The UK does not compare well with other countries’ infection rates. In the developed world, between 6% and 10% of hospital patients acquire HCAIs. England is at the upper end of that range at 9%. In the UK, the proportion of S. aureus blood stream infections which are MRSA is 44%. In Denmark and the Netherlands it is just 1%.

The Dutch operate a strict ‘search and destroy’ policy with MRSA which the UK plans to learn from. This includes screening and detection before hospital admission, routine isolation of infected patients, higher staffing ratios per patient, and thorough cleaning regimes.

What is being done to tackle HCAIs in the UK?

Staff, trusts, unions and governing bodies have argued, sometimes controversially, that a number of factors have caused the rise in HCAIs in recent years. These include:

  • High bed occupancy levels. 
  • Juggling of patients from ward to ward
  • Busy staff having less time to attend to personal hygiene
  • Outsourcing of hospital cleaning contracts.

The main lines of attack against HCAIs are:

  • Limited screening of patients before admission 
  • Varying antibiotic prescribing regimes.
  • Personal hygiene, especially hands.
  • Better care of wounds and other sites where tubes or catheters are inserted. 
  • Cleanliness of the environment. 
  • Availability of isolation facilities for infected patients (eg single rooms). 
  • Separating elective and emergency patients. 
  • Minimising patient transfers between wards

Experts have commented that much has been done to introduce simpler and cheaper measures such as hand hygiene, but that this is not sufficient without more expensive measures being implemented as well. It has been suggested that C. difficile has continued to spread unchecked whilst the attention has been on MRSA, because infection control measures have only partially been introduced. For example, alcohol hand rubs, now widely adopted to stop the spread of MRSA, do not work on C. difficile. Proper hand washing with soap and water is required.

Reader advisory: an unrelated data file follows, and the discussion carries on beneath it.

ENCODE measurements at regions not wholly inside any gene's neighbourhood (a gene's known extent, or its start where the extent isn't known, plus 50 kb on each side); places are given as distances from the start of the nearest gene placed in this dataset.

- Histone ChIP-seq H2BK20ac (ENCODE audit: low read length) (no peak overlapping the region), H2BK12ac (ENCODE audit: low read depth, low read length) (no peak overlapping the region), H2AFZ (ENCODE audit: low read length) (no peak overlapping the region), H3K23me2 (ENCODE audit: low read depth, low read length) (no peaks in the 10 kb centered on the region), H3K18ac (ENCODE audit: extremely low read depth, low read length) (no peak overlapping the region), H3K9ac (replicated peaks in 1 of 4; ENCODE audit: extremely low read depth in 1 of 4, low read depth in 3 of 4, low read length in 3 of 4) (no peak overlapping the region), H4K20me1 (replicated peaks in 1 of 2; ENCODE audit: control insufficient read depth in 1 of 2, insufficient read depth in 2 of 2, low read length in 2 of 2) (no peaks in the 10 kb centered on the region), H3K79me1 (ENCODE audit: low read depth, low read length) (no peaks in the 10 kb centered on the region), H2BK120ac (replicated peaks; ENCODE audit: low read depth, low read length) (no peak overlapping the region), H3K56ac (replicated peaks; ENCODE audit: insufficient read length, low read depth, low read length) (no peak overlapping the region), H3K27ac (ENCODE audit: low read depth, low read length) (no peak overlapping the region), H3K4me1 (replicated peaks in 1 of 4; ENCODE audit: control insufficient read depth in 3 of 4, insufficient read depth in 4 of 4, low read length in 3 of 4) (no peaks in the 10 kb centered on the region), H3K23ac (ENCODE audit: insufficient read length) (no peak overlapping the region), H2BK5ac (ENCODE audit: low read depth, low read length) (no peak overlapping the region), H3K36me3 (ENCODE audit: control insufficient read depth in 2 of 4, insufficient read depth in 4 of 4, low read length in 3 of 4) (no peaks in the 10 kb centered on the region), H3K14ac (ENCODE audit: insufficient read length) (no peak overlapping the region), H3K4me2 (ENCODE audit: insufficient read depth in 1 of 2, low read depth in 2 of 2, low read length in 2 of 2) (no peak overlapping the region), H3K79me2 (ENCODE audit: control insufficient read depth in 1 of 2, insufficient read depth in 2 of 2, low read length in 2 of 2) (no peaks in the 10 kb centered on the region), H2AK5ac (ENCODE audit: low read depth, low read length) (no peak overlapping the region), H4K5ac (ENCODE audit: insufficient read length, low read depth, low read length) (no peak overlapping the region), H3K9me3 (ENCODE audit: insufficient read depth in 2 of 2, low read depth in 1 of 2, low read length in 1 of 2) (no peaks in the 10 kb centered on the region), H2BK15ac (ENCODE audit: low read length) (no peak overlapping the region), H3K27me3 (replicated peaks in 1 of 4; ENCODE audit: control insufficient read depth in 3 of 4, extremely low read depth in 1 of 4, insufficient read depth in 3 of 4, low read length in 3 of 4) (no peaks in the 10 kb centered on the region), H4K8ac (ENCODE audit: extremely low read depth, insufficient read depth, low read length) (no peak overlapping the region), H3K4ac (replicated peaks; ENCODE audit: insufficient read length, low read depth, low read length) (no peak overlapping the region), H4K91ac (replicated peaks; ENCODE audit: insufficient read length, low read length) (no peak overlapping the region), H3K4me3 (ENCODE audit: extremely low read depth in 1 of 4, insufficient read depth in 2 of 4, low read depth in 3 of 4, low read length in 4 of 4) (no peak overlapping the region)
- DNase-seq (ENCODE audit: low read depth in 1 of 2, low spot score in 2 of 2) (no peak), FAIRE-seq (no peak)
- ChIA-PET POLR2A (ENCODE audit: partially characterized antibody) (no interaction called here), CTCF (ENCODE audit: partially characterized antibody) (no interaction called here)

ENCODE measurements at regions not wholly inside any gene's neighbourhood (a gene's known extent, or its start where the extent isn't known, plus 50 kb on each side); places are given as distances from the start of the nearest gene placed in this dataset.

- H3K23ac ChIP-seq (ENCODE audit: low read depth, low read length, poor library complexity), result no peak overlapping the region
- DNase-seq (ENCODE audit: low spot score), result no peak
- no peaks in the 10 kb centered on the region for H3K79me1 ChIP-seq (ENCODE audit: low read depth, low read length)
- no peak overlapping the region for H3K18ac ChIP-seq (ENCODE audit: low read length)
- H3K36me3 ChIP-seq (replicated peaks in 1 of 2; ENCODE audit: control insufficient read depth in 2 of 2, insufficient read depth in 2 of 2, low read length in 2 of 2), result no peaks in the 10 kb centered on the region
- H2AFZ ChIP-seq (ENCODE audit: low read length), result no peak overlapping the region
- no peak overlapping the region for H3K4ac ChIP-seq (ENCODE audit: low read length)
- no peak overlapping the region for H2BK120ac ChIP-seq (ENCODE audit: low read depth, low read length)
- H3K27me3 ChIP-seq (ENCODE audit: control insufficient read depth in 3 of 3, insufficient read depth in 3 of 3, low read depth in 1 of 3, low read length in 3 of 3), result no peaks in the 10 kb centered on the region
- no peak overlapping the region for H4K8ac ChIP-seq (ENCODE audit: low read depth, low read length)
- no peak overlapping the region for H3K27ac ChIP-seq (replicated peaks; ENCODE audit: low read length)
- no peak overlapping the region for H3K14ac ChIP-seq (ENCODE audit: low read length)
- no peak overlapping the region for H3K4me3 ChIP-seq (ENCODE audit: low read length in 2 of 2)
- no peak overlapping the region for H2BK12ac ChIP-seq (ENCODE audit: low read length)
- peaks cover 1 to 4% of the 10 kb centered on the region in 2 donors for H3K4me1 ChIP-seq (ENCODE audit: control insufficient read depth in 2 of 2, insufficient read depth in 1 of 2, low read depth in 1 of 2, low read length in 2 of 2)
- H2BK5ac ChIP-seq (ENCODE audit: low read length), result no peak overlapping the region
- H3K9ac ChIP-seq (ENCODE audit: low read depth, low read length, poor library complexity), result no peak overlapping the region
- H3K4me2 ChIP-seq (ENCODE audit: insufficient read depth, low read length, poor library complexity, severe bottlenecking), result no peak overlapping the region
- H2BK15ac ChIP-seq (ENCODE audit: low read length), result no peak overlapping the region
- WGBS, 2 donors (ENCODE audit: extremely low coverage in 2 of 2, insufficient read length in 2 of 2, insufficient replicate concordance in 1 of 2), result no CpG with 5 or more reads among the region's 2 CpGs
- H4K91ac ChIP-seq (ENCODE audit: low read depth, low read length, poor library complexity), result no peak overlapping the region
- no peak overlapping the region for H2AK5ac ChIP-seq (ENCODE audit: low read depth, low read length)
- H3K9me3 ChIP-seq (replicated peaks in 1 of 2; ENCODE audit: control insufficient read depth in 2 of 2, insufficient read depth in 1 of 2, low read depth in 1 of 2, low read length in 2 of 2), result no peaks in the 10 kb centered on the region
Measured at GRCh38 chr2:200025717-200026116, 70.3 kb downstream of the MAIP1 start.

What does the future hold?

There is a continuous stream of news highlighting new hospital outbreaks and new ways to tackle them, whether by changing hospital uniforms or introducing new antibiotics. However, at this stage it does not look like the government target for halving MRSA cases between 2004 and 2008 will be met and the NHS is currently struggling to contain C Difficile. Even so, this is a war that the NHS can’t afford to lose. There is now such a concerted effort to control HAIs it cannot be too long before substantial progress is seen.